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Advance Directives Explained

Why an advance directive is so very important!

An Advance Directive allows you to communicate your health care preferences when you no longer have the capacity to make your own decisions. An Advance Directive is a legal document, such as a living will or a power of attorney for health care.

If you're able to communicate your medical preferences, then you will do so. But if you lose the ability to state your wishes, your advance directive allows you to name someone to make important decisions for you.

The most important benefit of an advance directive is its power as a communication tool. Discuss your advance directive with your doctor and make your wishes about your own health care known to your family.

Once you have completed the advance directive, make some copies and give one to the person you chose to make the decisions for you. And if your loved one is hospitalized, make sure a copy is in his/her medical records.

Here are a few terms that will be useful to you:

  1. Health Care Directives - a document that allows you to state in advance your wishes, regarding the use of life-prolonging procedures. Like a living will, in most states it will take ONLY EFFECT WHEN you are not able to make decisions on your own.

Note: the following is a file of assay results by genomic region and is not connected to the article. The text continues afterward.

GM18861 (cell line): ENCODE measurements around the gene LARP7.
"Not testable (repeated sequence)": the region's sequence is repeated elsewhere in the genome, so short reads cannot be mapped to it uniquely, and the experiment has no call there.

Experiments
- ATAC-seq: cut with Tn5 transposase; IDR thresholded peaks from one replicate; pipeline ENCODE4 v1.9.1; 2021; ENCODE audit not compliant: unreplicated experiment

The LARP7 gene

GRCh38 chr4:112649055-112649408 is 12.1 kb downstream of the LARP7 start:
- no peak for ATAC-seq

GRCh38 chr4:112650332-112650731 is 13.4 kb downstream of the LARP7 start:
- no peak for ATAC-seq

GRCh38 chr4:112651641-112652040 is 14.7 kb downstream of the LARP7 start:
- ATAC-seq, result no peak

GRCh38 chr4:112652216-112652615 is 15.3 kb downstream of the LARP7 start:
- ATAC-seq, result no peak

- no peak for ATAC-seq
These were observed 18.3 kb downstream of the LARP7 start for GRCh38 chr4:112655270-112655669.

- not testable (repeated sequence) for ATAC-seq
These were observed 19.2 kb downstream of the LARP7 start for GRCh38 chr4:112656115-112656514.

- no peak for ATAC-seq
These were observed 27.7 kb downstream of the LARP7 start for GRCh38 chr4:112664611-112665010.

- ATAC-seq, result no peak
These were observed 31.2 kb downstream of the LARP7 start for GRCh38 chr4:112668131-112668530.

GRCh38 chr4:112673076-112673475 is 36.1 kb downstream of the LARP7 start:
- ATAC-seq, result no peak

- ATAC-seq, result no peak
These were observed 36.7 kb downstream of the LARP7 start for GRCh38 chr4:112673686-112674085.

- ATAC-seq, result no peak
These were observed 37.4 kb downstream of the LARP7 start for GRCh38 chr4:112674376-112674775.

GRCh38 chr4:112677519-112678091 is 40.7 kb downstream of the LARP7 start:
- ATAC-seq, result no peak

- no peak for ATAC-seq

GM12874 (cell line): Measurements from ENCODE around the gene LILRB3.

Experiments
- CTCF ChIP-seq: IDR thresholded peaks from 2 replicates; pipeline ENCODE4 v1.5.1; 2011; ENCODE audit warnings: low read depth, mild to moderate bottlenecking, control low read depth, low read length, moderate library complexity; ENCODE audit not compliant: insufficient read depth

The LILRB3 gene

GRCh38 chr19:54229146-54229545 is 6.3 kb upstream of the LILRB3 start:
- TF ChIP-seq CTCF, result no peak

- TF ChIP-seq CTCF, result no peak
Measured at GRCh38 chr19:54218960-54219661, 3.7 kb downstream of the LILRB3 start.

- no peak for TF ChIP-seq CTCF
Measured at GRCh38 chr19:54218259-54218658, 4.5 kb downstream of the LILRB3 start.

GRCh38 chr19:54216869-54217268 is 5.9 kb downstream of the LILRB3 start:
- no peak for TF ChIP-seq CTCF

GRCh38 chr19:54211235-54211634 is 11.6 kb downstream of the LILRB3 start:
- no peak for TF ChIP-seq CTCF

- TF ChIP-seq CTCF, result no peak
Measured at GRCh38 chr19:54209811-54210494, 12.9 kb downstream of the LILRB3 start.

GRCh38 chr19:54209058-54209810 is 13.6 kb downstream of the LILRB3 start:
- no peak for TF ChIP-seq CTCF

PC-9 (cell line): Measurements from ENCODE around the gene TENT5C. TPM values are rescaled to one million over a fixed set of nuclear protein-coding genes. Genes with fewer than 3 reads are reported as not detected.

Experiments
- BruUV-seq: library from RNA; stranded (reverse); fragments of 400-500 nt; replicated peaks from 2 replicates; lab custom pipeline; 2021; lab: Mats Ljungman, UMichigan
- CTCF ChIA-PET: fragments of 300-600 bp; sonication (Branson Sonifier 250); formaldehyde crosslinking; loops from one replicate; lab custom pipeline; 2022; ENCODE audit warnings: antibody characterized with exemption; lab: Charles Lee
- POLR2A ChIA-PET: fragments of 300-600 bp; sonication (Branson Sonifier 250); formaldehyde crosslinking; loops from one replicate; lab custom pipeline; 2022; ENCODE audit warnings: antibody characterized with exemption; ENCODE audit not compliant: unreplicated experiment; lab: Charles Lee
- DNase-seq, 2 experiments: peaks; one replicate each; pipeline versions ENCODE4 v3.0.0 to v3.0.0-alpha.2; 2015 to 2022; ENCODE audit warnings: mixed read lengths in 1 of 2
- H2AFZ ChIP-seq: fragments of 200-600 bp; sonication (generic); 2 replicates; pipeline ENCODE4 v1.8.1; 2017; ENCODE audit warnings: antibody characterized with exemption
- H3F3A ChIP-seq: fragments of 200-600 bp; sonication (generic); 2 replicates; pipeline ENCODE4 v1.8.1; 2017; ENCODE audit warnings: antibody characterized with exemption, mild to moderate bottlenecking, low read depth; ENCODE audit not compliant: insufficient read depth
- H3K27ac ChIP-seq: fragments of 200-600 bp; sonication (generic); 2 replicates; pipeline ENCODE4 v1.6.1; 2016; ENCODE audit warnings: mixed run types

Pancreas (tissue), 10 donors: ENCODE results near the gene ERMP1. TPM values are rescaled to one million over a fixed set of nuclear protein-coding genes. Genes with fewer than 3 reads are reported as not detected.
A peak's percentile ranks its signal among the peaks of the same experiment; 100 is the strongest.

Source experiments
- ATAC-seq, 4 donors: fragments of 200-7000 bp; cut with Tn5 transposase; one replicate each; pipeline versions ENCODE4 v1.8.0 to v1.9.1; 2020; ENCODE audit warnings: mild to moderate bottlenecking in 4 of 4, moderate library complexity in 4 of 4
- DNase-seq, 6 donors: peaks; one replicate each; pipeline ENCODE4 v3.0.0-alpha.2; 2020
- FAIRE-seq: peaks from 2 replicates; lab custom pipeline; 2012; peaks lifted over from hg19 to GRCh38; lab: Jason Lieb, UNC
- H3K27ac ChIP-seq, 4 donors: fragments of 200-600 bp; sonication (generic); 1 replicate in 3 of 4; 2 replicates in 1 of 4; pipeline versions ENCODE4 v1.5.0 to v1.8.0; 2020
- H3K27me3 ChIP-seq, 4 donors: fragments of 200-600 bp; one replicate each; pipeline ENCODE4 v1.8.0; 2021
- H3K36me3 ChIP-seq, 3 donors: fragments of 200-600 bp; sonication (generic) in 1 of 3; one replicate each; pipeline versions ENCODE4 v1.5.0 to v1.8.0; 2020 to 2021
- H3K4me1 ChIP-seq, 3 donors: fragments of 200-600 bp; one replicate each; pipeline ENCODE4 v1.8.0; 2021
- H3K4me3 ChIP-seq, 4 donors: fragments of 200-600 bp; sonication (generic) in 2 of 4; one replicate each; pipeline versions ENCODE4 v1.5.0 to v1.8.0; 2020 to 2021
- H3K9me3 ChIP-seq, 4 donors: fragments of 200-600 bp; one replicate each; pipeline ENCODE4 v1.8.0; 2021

2. Durable Power of Attorney for Health Care Decisions - allows you to appoint a person of your choice to make health care decisions on your behalf when you are incapacitated. In most states this document will take effect only when you're not able to make decisions on your own. 
  3. Living will: A document that states your end-of-life decisions in the event you have an incurable illness or injury.
  4. Power of attorney: a legal document where one person (the principal) authorizes (the agent) to act on his/her behalf. Financial powers of attorneys allow your agent to make decisions regarding your property. Healthcare powers of attorney allow your agent to make decisions regarding your health care needs.
Your advance directive should be valid in any state. Because of state-to-state differences, however, it is better to have it witnessed and notarized. And remember that in most states your advance directive will go into effect only if you are no longer able to communicate your own wishes. Also, unless you revoke it, it will stay in effect as long as you live.

About the author:

William G. Hammond, JD is a nationally known elder law attorney and founder of The Alzheimer?s Resource Center. He is a frequent guest on radio and television and has developed innovative solutions to guide families who have a loved one suffering from Alzheimer?s.

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